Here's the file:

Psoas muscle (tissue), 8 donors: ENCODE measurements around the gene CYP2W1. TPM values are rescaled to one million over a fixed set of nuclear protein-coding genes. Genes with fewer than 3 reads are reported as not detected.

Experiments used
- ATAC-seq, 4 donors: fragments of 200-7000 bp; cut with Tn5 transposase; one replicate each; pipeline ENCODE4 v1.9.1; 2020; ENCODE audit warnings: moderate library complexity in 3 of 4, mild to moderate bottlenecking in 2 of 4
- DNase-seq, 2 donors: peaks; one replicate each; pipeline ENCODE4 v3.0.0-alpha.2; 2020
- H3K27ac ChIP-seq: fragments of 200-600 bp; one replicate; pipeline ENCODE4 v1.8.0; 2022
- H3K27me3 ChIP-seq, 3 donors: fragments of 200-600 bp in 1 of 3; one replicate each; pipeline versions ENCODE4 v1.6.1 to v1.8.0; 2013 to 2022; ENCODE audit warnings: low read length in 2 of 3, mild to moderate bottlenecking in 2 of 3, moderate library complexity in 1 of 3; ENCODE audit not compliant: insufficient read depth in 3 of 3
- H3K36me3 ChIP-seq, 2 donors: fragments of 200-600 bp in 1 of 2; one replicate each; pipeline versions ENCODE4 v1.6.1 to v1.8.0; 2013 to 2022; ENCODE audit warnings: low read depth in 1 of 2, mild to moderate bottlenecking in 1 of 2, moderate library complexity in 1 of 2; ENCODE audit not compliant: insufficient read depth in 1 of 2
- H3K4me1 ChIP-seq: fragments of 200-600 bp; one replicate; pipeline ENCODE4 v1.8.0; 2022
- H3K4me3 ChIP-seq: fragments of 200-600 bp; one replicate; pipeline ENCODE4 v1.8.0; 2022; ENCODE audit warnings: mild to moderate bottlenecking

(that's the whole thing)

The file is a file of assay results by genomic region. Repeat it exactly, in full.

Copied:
Psoas muscle (tissue), 8 donors: ENCODE measurements around the gene CYP2W1. TPM values are rescaled to one million over a fixed set of nuclear protein-coding genes. Genes with fewer than 3 reads are reported as not detected.

Experiments used
- ATAC-seq, 4 donors: fragments of 200-7000 bp; cut with Tn5 transposase; one replicate each; pipeline ENCODE4 v1.9.1; 2020; ENCODE audit warnings: moderate library complexity in 3 of 4, mild to moderate bottlenecking in 2 of 4
- DNase-seq, 2 donors: peaks; one replicate each; pipeline ENCODE4 v3.0.0-alpha.2; 2020
- H3K27ac ChIP-seq: fragments of 200-600 bp; one replicate; pipeline ENCODE4 v1.8.0; 2022
- H3K27me3 ChIP-seq, 3 donors: fragments of 200-600 bp in 1 of 3; one replicate each; pipeline versions ENCODE4 v1.6.1 to v1.8.0; 2013 to 2022; ENCODE audit warnings: low read length in 2 of 3, mild to moderate bottlenecking in 2 of 3, moderate library complexity in 1 of 3; ENCODE audit not compliant: insufficient read depth in 3 of 3
- H3K36me3 ChIP-seq, 2 donors: fragments of 200-600 bp in 1 of 2; one replicate each; pipeline versions ENCODE4 v1.6.1 to v1.8.0; 2013 to 2022; ENCODE audit warnings: low read depth in 1 of 2, mild to moderate bottlenecking in 1 of 2, moderate library complexity in 1 of 2; ENCODE audit not compliant: insufficient read depth in 1 of 2
- H3K4me1 ChIP-seq: fragments of 200-600 bp; one replicate; pipeline ENCODE4 v1.8.0; 2022
- H3K4me3 ChIP-seq: fragments of 200-600 bp; one replicate; pipeline ENCODE4 v1.8.0; 2022; ENCODE audit warnings: mild to moderate bottlenecking